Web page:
Baseball's Negro Leagues NEW! VIDEO INTERACTIVE - Examines the experiences of players in Negro League Baseball, and the connection between baseball and the civil rights movement; includes learning activities for grades 1 - 6 (Atlanta History Center). To learn more about Negro Leagues and their players, see The Negro Leagues NEW! (Major League Baseball) and Storied: 22 Stories about the Negro Leagues NEW! VIDEO (Negro Leagues Baseball Museum). See also Barrier Breakers: From Jackie to Pumpsie NEW! (Negro Leagues Baseball Museum), and Breaking Records, Breaking Barriers and related links.

Birmingham Children's Crusade VIDEO - Combining stories from the past, original artwork, and historic photographs, this site explores the resistance and persistence of young people in 1963 as they nonviolently protested for change. Includes activities for home or classroom; for grades K-12 (Atlanta History Center).

Black Leadership - See Black Leadership and related links.

Black Quotidian - Explores everyday lives of African Americans in the twentieth century through an archive of digitized African-American newspapers, revealing how the Black press popularized African-American history and valued the lives of both famous and ordinary Black people. Includes a section organized by the themes of Women, Arts & Culture, Civil Rights & Black Freedom, Sports, Politics & Voting, Youth, Racial Violence, and Military & Veterans; high school and up. (2019, Professor Matthew F. Delmont, Dartmouth College; Stanford University Press)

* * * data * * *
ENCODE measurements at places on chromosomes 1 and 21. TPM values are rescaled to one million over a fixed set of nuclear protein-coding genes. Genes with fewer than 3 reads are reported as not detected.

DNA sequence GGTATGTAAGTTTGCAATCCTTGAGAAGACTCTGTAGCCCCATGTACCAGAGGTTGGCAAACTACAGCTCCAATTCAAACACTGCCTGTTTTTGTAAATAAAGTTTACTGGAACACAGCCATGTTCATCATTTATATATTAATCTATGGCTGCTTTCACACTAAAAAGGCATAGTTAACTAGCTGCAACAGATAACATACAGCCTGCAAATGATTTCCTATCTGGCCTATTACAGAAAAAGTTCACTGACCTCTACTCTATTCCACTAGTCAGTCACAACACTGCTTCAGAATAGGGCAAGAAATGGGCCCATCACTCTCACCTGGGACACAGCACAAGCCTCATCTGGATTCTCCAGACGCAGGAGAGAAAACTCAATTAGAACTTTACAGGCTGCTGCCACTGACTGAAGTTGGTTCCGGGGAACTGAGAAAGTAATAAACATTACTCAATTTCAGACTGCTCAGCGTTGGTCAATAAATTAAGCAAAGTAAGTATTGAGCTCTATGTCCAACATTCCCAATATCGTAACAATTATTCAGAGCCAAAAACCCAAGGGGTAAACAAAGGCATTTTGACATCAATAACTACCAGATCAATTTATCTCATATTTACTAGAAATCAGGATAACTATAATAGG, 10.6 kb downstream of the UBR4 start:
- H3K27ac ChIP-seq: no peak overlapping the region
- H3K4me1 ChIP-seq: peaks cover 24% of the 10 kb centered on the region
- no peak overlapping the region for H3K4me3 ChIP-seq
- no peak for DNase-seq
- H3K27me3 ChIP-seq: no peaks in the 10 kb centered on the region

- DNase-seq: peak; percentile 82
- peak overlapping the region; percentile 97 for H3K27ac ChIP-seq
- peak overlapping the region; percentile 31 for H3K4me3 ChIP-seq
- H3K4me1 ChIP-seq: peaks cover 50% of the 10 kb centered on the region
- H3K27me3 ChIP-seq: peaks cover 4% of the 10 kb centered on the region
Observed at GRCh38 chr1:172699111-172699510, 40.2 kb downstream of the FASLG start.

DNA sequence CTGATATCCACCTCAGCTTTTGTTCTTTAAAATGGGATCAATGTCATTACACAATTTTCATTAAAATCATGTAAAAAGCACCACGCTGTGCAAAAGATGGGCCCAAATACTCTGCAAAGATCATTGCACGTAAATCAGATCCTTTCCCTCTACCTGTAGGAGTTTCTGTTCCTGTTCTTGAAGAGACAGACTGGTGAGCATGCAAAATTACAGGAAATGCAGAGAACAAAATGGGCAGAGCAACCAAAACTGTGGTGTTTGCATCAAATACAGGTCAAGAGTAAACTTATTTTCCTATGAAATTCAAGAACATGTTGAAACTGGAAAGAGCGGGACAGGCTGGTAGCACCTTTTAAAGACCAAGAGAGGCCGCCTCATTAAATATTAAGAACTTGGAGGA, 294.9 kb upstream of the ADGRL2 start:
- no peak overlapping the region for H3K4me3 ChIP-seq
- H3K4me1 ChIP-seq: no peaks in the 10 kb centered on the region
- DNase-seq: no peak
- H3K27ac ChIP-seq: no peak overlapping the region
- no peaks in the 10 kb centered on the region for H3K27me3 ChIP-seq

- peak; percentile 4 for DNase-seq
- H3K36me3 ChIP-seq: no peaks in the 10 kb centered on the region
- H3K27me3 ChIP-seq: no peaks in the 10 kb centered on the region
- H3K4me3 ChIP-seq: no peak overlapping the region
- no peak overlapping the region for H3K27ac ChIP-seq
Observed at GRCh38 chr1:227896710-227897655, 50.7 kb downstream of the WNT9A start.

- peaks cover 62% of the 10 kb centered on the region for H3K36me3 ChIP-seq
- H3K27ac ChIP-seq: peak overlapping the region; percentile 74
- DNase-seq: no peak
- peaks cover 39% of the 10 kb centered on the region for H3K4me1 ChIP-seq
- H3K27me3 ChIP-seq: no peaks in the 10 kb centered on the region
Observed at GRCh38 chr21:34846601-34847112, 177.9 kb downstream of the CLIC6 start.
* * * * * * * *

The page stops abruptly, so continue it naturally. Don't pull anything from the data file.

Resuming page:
Brown v. Board of Education - Summary, oral history, court opinions, and other materials related to the historically significant Supreme Court case which denied the legal basis for segregation of public schools. Click on 'About Brown v. Board' from the top menu for related info (2010, Brown Foundation). With an Even Hand: Brown v. Board at 50 (2010, Library of Congress) and Separate is Not Equal (2009, Smithsonian Institution) offer additional resources on this topic. From Canterbury to Little Rock: The Struggle for Educational Equality for African Americans provides background readings, images, and educational activities that explore historic events in Canterbury, Connecticut, and Little Rock, Arkansas, which tested the prevailing assumptions of the time regarding racial integration of schools (2010, National Park Service).

Civil Rights Movement: Explore 1963, The Struggle for Civil Rights AUDIO VIDEO - Explores the inside story of key events in civil rights history through the words and actions of the people who lived it. Includes primary source material such as press conferences, letters, photographs, and film footage of the peaceful March on Washington. Also includes lesson plans for elementary through high school (2016, John F. Kennedy Presidential Library and Museum). Civil Rights Digital Library AUDIO VIDEO provides brief background essays with links to additional primary sources and other materials on a wide range of topics relating to the civil rights movement. You can browse the site by Events, Places, People, Topics, or media type, or search by keyword. High school and up (2013, Digital Library of Georgia). See also The Civil Rights Act of 1964 NEW! (Miller Center, University of Virginia).